When Matthew Jocelyn and I sat down recently to talk about the new Canadian Stage season and how to make the Canadian theatre scene better, I never could have foreseen the amazing insights that would emerge from that short conversation.
I already covered the company's 2010-2011 announcement several month ago, and was properly impressed, but I was eager to know the whys and wherefores, and just how Jocelyn, who is the company's Artistic and General Director, planned to make this season appealing to a city where the great majority of theatre-goers (the ones not in the luvvie camp) far prefer the safe and familiar (and frequently cutesy) instead of the new and strange (and frequently ugly -if fascinating). How to integrate the instinct of elevation with the necessity of sales? It's a tough riddle to work out, especially within the harsh conditions many Canadian artists live and work (or try to work) under.
There are many untrue cultural stereotypes of Canadians: that we all like hockey, that we love winter, that we say "eh" after everything, and we worship Tim Horton's coffee. (Cue my extreme eyerolling.) The one stereotype I'd argue holds a kernel of truth is that, by and large, we don't like experimentation when it comes to the arts, and we're leery about artists who push the envelope. (As an aside, dear Lady Gaga fans: a Canadian did it first.) Jocelyn, by virtue of living abroad for so long, wants to change the Canadian tendency toward caution in the arts -gently, yes, and with much patience too, but with an equally clear vision of his company's 21st century mandate and its relationship with Toronto. A theatre company should do more than put on safe, middle-of-the-road stuff, but at the same time, shouldn't isolate either its core supporters or potential newcomers with art-with-a-capital-A material.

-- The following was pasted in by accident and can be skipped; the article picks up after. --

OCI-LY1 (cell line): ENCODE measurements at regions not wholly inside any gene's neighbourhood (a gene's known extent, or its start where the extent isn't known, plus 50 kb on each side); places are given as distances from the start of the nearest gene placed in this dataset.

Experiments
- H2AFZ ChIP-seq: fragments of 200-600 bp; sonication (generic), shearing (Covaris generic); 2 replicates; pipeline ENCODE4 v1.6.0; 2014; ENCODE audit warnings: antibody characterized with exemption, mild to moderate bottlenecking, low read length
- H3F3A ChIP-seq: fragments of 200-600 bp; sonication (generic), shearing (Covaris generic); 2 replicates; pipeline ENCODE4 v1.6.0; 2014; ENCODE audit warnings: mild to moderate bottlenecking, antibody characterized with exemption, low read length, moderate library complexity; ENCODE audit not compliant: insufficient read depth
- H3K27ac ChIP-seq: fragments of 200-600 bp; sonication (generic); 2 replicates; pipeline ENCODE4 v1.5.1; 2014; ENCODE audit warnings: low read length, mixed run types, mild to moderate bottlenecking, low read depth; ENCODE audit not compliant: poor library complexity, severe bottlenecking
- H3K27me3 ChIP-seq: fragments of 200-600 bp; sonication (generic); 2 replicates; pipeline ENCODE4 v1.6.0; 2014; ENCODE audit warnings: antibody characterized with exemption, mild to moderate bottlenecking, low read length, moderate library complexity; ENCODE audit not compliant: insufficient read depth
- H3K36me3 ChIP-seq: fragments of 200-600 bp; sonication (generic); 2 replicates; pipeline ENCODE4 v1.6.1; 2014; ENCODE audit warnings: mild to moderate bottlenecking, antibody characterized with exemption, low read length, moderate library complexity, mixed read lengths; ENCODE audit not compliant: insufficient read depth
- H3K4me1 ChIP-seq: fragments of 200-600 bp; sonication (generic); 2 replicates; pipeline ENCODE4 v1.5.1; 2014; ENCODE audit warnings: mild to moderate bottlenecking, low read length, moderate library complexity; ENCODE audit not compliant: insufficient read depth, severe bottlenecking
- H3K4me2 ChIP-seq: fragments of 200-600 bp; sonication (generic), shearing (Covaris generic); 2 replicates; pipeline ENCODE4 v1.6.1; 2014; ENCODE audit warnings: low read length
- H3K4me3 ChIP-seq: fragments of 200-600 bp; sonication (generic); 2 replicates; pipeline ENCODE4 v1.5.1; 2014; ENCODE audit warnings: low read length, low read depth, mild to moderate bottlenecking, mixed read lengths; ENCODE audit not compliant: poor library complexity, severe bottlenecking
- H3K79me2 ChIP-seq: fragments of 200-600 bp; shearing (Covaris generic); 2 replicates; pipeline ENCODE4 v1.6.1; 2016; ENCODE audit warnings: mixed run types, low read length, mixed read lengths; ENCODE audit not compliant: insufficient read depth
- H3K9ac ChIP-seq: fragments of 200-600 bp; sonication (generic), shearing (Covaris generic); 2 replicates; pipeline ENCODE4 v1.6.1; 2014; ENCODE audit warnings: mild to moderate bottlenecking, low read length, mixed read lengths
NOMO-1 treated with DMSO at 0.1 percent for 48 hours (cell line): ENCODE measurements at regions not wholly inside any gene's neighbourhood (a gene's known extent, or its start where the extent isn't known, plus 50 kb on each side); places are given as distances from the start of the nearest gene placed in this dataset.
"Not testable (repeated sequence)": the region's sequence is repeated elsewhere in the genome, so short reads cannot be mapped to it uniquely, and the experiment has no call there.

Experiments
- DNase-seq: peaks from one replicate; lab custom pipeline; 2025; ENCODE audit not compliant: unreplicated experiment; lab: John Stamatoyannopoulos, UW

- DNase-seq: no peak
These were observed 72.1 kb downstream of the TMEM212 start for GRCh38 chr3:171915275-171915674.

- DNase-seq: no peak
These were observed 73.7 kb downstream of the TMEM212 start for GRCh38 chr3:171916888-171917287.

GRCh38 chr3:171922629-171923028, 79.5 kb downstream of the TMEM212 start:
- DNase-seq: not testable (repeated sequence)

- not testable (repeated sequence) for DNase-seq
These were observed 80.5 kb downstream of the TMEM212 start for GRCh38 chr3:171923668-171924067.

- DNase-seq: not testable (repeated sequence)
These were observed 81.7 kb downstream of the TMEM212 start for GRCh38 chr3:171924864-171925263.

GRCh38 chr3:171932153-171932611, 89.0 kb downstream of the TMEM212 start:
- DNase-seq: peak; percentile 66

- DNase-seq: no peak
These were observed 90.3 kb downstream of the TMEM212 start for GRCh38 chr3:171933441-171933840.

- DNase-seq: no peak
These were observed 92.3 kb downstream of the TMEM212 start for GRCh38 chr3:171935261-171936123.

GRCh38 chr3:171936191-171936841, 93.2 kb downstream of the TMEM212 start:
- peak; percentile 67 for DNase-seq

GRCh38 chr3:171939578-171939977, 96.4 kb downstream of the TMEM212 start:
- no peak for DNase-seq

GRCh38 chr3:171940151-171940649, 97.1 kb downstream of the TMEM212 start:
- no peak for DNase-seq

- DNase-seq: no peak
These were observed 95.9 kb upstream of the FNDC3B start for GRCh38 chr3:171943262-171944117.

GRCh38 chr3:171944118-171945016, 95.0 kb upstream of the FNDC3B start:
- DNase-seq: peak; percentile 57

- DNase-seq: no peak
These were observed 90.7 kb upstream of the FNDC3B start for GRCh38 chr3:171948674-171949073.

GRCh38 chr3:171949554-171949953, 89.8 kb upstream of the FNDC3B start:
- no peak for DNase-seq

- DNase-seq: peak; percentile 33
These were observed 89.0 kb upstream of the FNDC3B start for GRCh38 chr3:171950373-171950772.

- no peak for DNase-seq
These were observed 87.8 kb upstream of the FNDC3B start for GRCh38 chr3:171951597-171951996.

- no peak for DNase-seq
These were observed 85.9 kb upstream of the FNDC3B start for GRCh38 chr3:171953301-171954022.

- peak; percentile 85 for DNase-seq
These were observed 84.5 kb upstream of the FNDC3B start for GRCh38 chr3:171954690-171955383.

What's notable (and heartening) is our too-brief discussion of how the internet has really rendered thee companies more able to communicate between and amongst one another -so whether you're in Dublin or London or New York (or even Toronto!), sharing and exchange ideas has never been more prevalent -or more important. No company is an island, or in this age, can afford to be. It's a lesson well worth heeding.
A note to my international readers: please don't think you have to be in Toronto to enjoy this chat. The things Mr. Jocelyn discusses -marketing, outreach, planning a season, trying to balance populist choices with an embrace of new, multi-cultural programming -are issues every arts company faces, everywhere. Let me now what you think; if you're an Artistic or General Director, I want to know how you're tackling the challenges of attracting and cultivating audiences with making interesting, inspired programming choices. As my chat with Mr. Jocelyn taught me, cultural exchange is more than a few complimentary words left on a Facebook wall.